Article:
Moderna study says vaccine reduces symptomatic infection, contagiousness: COVID-19 updates

A new study released by Moderna found that its vaccine was 93.2% effective in reducing symptomatic coronavirus infections.

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The research, released Thursday, studied over 800 volunteers who caught COVID-19. Some trial participants received Moderna’s COVID-19 vaccine, while others received a placebo.

Researchers found that volunteers who received the placebo had 100 times as much virus in their bodies compared to those inoculated with Moderna’s COVID vaccine.

Those who received the placebo were also much more contagious than those who received the real vaccine: while the vaccinated shed the coronavirus and remained contagious for a median of four days after infection, participants with the placebo were shedding virus for seven days. 

The study took place between July 2020 and May 2021, before the delta and omicron variants infected residents of all 50 states within the U.S. 

Nationally, cases and hospitalizations from COVID-19 have dropped markedly after peaking earlier this year amid the spread of the highly transmissible omicron variant, and the vast majority of Americans are protected against the virus by effective vaccines and boosters.

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Also in the news:

► Expectant mothers who contract the coronavirus are at risk of stillborn deliveries because COVID-19 can lead to placental failure, according to a new study that supports the CDC’s conclusion that the virus enhances the chances of adverse perinatal outcomes.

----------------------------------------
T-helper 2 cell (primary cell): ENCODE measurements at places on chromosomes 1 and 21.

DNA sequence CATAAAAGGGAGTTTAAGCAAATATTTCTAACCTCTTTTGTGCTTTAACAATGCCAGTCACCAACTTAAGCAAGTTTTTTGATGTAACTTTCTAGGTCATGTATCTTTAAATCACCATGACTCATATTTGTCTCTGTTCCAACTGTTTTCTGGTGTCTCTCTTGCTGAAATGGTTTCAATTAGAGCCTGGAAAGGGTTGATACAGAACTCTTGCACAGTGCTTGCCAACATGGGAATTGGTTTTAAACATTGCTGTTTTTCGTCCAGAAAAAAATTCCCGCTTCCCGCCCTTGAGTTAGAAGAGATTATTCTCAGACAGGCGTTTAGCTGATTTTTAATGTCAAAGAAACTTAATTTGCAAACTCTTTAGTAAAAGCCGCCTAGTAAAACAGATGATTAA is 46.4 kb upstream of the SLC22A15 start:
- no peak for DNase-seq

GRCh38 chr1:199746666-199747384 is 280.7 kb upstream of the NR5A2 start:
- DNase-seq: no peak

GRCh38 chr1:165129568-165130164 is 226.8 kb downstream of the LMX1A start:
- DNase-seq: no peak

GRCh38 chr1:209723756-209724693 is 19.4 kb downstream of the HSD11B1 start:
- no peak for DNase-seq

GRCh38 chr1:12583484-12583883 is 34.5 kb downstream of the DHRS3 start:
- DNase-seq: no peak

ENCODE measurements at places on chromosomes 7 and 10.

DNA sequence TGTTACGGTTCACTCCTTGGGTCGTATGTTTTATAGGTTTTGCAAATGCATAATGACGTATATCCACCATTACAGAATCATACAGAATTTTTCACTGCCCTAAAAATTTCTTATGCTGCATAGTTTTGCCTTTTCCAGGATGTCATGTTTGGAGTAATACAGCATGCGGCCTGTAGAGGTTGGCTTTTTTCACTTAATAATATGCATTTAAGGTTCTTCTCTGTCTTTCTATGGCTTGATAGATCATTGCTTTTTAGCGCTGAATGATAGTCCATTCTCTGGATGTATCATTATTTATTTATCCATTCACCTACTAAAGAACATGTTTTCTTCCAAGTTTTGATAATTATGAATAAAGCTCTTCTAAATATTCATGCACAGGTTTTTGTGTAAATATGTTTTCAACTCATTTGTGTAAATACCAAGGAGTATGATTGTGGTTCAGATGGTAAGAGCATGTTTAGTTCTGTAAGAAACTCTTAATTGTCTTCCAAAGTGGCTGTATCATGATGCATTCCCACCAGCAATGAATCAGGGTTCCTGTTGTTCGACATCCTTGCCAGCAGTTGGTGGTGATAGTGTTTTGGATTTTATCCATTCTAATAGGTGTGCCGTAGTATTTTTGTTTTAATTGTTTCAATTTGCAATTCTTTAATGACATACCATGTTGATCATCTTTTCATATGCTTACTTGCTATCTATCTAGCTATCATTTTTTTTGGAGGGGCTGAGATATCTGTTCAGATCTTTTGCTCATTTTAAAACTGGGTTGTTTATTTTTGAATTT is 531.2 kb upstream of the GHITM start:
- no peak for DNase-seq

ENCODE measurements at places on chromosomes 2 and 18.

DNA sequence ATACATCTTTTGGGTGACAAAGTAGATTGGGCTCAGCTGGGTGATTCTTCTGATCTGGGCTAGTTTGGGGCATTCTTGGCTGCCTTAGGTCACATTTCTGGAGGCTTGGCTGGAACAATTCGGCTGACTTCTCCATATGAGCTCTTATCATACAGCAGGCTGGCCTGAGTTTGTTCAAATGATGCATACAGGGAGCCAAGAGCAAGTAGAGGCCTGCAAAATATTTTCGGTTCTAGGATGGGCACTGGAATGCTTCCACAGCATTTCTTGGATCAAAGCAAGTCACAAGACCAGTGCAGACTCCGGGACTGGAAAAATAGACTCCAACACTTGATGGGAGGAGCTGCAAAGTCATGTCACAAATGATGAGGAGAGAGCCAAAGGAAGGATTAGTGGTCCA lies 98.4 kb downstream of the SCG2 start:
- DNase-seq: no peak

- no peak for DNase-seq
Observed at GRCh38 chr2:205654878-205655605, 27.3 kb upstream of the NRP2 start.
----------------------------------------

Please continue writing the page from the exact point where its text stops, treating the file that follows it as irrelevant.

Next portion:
►Some local fans are getting to watch the Beijing Games in person, though it’s not clear exactly how they were selected for a visit inside the tightly controlled Olympic bubble.

📈Today’s numbers: The U.S. has recorded more than 77 million confirmed COVID-19 cases and more than 915,000 deaths, according to Johns Hopkins University data. Global totals: More than 405 million cases and over 5.7 million deaths. More than 213 million Americans – 64.3% – are fully vaccinated, according to the Centers for Disease Control and Prevention.

📘 What we’re reading: USA TODAY asked a dozen public health and infectious disease experts whether it makes sense for people to continue to wear masks and under what conditions. The answer, they say, depends on how much someone wants to avoid infection, the rate of COVID-19 where they live and who else is around them. 

Keep refreshing this page for the latest news. Want more? Sign up for USA TODAY’s free Coronavirus Watch newsletter to receive updates directly to your inbox and join our Facebook group.

Nevada governor ends state’s mask mandate

Nevada Gov. Steve Sisolak announced an end to the state’s mask mandate Thursday morning, ending a regulation that had been in place since late July 2021.

Effective immediately, the governor has lifted the mandate to wear face masks in public places in Nevada. Sisolak cited a decreasing number of COVID-19 hospitalizations in the state and the abundant supply of vaccines as reasons for lifting the mandate.

State casino regulators followed with a rule change for casinos. 

“Individuals are no longer required to wear a mask in public indoor settings in licensed gaming establishments,” the Nevada Gaming Control Board said, “unless a local jurisdiction still imposes such a requirement.”

But the Centers for Disease Control and Prevention continues to recommend wearing a mask indoors in places of “substantial or high transmission” of the virus, which as of Wednesday was all of the U.S. but 14 rural counties. 

New cases in Nevada have continued a steep decline since a statewide peak in mid-January. But the rate of the virus spread remains high – far above the CDC’s thresholds for positivity and new cases per population of 100,000.

— Brett McGinness, Reno Gazette-Journal; Associated Press

Contributing: The Associated Press

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